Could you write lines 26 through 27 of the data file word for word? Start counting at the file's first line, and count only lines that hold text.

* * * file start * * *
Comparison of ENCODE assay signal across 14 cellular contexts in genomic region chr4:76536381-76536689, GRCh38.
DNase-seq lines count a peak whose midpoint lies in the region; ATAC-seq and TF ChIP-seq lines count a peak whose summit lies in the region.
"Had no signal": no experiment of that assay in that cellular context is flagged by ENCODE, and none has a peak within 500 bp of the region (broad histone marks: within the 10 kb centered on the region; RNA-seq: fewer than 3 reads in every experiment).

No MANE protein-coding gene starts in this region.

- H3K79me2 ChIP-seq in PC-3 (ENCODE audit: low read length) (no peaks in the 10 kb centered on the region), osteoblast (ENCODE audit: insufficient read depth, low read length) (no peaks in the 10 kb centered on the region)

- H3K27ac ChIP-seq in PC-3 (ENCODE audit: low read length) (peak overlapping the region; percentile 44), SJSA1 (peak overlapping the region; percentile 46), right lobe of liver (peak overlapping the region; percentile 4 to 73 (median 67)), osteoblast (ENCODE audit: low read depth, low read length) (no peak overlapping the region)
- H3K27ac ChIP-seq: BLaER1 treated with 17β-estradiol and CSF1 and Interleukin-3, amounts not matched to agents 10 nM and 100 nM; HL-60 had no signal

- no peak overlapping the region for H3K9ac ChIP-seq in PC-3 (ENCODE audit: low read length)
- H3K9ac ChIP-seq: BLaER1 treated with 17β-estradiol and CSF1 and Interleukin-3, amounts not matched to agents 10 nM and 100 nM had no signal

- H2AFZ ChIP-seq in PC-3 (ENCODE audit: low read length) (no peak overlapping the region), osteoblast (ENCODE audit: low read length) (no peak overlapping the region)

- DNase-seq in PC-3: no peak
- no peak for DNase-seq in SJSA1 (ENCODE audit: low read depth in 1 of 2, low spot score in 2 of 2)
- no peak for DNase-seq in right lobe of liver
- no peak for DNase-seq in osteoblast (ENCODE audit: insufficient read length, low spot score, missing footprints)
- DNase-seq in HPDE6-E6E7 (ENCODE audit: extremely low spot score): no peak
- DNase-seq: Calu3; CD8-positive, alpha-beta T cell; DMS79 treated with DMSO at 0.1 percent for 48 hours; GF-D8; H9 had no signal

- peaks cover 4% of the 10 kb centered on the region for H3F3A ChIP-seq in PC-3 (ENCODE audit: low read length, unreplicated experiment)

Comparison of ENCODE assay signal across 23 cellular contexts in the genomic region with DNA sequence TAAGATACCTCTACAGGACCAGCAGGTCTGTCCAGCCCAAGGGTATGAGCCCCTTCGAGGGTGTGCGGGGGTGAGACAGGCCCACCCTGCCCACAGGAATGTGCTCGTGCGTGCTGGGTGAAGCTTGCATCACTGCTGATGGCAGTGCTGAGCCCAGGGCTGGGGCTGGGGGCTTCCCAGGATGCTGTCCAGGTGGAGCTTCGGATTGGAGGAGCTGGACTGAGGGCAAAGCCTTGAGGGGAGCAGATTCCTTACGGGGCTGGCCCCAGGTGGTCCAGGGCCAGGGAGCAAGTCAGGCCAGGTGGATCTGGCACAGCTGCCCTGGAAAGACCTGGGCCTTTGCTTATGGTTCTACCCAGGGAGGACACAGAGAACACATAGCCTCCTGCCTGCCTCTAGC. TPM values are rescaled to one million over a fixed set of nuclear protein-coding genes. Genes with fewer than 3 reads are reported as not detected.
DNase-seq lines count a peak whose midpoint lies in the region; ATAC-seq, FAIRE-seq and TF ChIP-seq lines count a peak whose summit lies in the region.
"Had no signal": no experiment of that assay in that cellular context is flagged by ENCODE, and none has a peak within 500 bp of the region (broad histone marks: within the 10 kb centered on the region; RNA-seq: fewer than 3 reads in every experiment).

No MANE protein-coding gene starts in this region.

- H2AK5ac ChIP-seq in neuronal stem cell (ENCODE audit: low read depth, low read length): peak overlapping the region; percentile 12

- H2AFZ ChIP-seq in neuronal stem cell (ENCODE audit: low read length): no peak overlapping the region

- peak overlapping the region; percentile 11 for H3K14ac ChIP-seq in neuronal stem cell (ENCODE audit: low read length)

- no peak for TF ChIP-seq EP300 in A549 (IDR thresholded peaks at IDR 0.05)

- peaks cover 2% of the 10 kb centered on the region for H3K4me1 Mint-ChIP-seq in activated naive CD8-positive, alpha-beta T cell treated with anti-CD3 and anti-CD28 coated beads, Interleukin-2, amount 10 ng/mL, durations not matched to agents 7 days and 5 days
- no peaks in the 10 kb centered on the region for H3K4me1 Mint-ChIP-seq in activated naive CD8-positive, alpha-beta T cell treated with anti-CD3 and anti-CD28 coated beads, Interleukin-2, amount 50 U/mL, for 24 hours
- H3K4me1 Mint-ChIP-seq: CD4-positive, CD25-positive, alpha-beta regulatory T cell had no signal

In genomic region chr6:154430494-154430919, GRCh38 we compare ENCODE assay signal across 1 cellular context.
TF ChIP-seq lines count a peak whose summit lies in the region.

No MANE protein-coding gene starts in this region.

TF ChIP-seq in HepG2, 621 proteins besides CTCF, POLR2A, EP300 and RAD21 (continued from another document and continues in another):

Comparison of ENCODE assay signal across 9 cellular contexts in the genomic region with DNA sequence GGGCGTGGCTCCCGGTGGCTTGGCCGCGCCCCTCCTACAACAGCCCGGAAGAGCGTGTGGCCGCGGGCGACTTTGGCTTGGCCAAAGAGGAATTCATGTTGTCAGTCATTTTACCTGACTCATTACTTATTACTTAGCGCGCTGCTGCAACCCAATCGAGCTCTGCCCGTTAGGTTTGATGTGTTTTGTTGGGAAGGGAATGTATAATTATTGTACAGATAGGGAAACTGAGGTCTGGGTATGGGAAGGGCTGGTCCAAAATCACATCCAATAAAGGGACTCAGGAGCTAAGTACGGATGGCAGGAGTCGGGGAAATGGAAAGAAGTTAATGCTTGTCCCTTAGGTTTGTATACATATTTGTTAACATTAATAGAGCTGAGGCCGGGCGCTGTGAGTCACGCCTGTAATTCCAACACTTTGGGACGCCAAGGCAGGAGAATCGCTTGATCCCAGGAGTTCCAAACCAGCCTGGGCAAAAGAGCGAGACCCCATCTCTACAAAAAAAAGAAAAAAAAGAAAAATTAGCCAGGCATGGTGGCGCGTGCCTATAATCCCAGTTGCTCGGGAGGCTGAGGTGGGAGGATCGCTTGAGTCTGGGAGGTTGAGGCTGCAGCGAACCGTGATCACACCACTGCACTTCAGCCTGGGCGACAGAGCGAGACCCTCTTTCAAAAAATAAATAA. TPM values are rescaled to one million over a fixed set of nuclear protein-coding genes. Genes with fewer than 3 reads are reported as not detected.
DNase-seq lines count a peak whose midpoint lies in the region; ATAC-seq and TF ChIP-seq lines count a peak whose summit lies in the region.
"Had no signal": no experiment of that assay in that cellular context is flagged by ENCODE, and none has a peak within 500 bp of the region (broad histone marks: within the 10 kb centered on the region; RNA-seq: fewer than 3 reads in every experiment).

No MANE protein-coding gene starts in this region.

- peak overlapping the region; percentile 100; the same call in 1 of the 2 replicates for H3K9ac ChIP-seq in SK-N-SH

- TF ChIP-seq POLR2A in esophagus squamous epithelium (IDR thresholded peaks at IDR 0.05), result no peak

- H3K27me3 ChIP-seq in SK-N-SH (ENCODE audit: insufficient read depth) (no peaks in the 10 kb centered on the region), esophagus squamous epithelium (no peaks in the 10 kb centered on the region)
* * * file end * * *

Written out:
- peaks cover 2% of the 10 kb centered on the region for H3K4me1 Mint-ChIP-seq in activated naive CD8-positive, alpha-beta T cell treated with anti-CD3 and anti-CD28 coated beads, Interleukin-2, amount 10 ng/mL, durations not matched to agents 7 days and 5 days
- no peaks in the 10 kb centered on the region for H3K4me1 Mint-ChIP-seq in activated naive CD8-positive, alpha-beta T cell treated with anti-CD3 and anti-CD28 coated beads, Interleukin-2, amount 50 U/mL, for 24 hours